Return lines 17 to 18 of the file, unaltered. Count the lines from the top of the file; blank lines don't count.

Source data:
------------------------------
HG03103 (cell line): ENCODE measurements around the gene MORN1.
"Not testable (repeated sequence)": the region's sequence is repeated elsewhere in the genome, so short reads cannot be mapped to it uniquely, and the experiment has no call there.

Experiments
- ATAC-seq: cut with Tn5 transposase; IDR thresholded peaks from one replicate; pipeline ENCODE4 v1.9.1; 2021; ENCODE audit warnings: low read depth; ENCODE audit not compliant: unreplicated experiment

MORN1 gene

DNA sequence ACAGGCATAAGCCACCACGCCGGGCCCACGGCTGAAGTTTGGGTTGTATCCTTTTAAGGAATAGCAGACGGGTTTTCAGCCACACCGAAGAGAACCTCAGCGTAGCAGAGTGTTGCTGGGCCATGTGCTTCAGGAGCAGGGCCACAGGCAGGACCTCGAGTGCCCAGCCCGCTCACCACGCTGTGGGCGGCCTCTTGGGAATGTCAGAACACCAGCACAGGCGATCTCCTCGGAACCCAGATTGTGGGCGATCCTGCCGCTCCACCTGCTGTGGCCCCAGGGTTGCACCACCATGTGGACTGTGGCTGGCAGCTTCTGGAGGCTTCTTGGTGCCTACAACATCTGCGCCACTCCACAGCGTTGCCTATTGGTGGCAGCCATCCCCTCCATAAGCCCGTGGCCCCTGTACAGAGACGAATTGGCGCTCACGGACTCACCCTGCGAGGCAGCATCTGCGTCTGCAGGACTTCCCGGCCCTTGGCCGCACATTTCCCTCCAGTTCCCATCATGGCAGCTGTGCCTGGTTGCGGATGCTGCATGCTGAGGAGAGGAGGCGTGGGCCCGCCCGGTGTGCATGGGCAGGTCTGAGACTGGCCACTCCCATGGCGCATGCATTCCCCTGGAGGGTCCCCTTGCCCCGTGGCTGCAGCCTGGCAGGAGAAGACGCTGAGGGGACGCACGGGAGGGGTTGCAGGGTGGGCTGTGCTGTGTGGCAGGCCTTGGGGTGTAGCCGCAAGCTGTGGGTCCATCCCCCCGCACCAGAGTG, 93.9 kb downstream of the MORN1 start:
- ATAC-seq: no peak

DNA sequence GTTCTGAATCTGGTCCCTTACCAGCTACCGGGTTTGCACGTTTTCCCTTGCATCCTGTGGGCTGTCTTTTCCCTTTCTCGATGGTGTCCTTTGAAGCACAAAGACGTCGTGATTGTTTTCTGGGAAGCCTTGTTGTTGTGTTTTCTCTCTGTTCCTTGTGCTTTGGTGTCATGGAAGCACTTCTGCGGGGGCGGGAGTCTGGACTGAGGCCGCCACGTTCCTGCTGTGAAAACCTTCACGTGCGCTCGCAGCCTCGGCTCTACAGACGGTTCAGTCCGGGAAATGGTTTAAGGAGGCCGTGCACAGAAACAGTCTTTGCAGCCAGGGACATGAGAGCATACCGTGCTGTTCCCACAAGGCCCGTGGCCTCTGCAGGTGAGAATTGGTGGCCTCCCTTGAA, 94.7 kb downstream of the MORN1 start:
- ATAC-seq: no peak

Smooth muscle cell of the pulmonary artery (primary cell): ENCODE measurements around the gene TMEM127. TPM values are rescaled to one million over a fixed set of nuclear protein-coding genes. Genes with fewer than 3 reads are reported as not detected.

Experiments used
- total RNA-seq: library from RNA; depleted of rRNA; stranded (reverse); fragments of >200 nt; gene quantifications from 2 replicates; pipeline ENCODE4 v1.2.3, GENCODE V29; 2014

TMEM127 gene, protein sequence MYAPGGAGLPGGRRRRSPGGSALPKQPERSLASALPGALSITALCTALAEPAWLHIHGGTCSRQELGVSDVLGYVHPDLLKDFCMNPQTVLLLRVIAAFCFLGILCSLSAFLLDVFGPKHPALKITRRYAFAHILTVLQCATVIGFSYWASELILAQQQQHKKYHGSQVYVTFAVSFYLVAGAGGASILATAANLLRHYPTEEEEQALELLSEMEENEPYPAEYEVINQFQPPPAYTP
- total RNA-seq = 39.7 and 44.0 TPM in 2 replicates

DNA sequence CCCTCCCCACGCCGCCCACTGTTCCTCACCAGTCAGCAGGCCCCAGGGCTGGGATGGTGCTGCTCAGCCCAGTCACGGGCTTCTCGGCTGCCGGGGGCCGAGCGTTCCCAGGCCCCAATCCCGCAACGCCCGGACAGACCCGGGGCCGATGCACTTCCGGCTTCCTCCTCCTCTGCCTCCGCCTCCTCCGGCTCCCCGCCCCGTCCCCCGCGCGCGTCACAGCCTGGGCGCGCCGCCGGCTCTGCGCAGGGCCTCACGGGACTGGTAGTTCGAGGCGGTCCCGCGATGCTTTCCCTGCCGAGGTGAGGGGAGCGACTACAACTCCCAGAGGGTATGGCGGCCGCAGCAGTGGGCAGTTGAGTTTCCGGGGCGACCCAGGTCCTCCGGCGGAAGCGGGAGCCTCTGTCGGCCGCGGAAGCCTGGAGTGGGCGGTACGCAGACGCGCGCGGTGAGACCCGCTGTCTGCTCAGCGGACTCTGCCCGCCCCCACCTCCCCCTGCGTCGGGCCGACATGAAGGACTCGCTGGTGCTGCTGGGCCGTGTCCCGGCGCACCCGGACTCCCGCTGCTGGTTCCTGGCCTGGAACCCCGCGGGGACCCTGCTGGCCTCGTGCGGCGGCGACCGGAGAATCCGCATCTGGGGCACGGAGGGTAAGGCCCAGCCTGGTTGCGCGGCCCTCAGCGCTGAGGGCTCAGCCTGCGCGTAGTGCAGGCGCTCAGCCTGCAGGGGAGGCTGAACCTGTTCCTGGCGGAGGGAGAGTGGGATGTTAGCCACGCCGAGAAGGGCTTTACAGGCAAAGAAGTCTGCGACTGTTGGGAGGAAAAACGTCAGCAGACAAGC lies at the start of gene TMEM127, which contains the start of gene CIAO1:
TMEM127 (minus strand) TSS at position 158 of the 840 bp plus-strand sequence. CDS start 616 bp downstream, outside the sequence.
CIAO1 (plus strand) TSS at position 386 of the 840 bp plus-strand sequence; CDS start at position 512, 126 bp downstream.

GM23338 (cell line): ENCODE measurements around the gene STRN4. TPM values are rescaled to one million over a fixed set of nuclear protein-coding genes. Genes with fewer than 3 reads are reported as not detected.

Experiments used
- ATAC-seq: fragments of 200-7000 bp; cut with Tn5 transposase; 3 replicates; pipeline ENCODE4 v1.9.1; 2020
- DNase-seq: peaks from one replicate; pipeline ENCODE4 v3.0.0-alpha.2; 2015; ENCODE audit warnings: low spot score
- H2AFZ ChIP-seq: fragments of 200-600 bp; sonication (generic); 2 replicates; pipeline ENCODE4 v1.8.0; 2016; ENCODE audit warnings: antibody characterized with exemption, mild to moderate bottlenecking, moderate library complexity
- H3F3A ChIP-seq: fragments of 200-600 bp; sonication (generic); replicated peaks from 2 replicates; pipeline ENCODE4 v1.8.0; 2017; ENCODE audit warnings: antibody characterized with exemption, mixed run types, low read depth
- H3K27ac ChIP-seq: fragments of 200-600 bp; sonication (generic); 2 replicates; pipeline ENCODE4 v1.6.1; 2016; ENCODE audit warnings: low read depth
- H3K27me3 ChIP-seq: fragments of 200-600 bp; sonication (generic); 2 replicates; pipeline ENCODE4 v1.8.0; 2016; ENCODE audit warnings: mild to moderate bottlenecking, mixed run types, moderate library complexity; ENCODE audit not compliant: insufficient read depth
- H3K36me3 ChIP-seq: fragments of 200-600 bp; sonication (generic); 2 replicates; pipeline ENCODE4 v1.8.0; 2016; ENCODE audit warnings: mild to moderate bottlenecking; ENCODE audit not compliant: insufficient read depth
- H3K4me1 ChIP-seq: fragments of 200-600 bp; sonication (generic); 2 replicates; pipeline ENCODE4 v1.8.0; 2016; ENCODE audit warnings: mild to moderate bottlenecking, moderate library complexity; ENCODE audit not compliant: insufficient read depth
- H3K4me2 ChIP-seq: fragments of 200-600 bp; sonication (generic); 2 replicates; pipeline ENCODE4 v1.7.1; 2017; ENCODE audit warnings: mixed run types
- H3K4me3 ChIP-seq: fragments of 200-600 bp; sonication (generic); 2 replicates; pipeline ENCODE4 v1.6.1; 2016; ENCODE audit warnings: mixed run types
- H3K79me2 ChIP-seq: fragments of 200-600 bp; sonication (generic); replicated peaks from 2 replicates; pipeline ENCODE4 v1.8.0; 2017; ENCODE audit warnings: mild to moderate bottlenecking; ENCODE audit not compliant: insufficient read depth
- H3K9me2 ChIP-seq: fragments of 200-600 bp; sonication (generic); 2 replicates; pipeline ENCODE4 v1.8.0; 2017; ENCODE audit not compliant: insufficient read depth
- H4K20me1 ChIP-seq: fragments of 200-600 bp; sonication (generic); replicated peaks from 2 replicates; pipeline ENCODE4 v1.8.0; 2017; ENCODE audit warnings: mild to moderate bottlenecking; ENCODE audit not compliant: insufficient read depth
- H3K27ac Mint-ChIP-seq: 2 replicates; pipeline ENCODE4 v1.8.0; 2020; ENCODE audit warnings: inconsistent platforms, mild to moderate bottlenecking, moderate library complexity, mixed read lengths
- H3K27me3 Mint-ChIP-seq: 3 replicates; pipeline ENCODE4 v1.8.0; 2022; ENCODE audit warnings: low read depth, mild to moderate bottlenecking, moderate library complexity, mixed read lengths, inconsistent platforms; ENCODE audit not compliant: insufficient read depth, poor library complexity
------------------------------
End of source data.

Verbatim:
CIAO1 (plus strand) TSS at position 386 of the 840 bp plus-strand sequence; CDS start at position 512, 126 bp downstream.

GM23338 (cell line): ENCODE measurements around the gene STRN4. TPM values are rescaled to one million over a fixed set of nuclear protein-coding genes. Genes with fewer than 3 reads are reported as not detected.